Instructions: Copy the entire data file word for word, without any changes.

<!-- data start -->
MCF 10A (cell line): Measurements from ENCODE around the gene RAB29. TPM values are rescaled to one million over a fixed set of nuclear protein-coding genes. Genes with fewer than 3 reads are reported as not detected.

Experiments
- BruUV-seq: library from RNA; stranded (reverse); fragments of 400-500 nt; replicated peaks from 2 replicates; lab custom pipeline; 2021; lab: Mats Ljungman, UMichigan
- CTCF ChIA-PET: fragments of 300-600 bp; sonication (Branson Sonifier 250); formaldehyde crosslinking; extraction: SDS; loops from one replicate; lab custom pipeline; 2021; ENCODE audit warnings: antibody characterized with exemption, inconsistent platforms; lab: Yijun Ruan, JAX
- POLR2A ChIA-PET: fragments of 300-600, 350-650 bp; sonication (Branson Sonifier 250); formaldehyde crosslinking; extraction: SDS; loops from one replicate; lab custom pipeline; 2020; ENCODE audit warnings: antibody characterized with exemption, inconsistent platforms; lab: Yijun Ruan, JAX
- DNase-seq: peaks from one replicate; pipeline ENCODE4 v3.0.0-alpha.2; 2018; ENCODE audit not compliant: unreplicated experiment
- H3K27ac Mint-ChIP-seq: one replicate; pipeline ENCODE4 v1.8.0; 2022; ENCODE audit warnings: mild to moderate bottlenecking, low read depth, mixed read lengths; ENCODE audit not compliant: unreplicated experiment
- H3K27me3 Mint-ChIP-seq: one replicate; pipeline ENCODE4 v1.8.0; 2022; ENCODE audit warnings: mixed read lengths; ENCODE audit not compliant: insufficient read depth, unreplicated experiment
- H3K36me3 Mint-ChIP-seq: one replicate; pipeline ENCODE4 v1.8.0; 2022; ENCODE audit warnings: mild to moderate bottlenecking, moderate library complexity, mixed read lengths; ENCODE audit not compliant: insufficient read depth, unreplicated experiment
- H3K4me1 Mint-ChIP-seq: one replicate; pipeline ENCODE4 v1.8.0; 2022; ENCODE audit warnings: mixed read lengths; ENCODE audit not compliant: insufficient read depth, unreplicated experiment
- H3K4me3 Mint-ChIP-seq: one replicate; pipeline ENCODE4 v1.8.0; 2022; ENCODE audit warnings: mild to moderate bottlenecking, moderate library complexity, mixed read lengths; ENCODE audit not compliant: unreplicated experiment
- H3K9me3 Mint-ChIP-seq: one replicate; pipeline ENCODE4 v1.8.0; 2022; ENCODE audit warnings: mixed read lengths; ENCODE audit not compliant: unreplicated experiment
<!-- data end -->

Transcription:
MCF 10A (cell line): Measurements from ENCODE around the gene RAB29. TPM values are rescaled to one million over a fixed set of nuclear protein-coding genes. Genes with fewer than 3 reads are reported as not detected.

Experiments
- BruUV-seq: library from RNA; stranded (reverse); fragments of 400-500 nt; replicated peaks from 2 replicates; lab custom pipeline; 2021; lab: Mats Ljungman, UMichigan
- CTCF ChIA-PET: fragments of 300-600 bp; sonication (Branson Sonifier 250); formaldehyde crosslinking; extraction: SDS; loops from one replicate; lab custom pipeline; 2021; ENCODE audit warnings: antibody characterized with exemption, inconsistent platforms; lab: Yijun Ruan, JAX
- POLR2A ChIA-PET: fragments of 300-600, 350-650 bp; sonication (Branson Sonifier 250); formaldehyde crosslinking; extraction: SDS; loops from one replicate; lab custom pipeline; 2020; ENCODE audit warnings: antibody characterized with exemption, inconsistent platforms; lab: Yijun Ruan, JAX
- DNase-seq: peaks from one replicate; pipeline ENCODE4 v3.0.0-alpha.2; 2018; ENCODE audit not compliant: unreplicated experiment
- H3K27ac Mint-ChIP-seq: one replicate; pipeline ENCODE4 v1.8.0; 2022; ENCODE audit warnings: mild to moderate bottlenecking, low read depth, mixed read lengths; ENCODE audit not compliant: unreplicated experiment
- H3K27me3 Mint-ChIP-seq: one replicate; pipeline ENCODE4 v1.8.0; 2022; ENCODE audit warnings: mixed read lengths; ENCODE audit not compliant: insufficient read depth, unreplicated experiment
- H3K36me3 Mint-ChIP-seq: one replicate; pipeline ENCODE4 v1.8.0; 2022; ENCODE audit warnings: mild to moderate bottlenecking, moderate library complexity, mixed read lengths; ENCODE audit not compliant: insufficient read depth, unreplicated experiment
- H3K4me1 Mint-ChIP-seq: one replicate; pipeline ENCODE4 v1.8.0; 2022; ENCODE audit warnings: mixed read lengths; ENCODE audit not compliant: insufficient read depth, unreplicated experiment
- H3K4me3 Mint-ChIP-seq: one replicate; pipeline ENCODE4 v1.8.0; 2022; ENCODE audit warnings: mild to moderate bottlenecking, moderate library complexity, mixed read lengths; ENCODE audit not compliant: unreplicated experiment
- H3K9me3 Mint-ChIP-seq: one replicate; pipeline ENCODE4 v1.8.0; 2022; ENCODE audit warnings: mixed read lengths; ENCODE audit not compliant: unreplicated experiment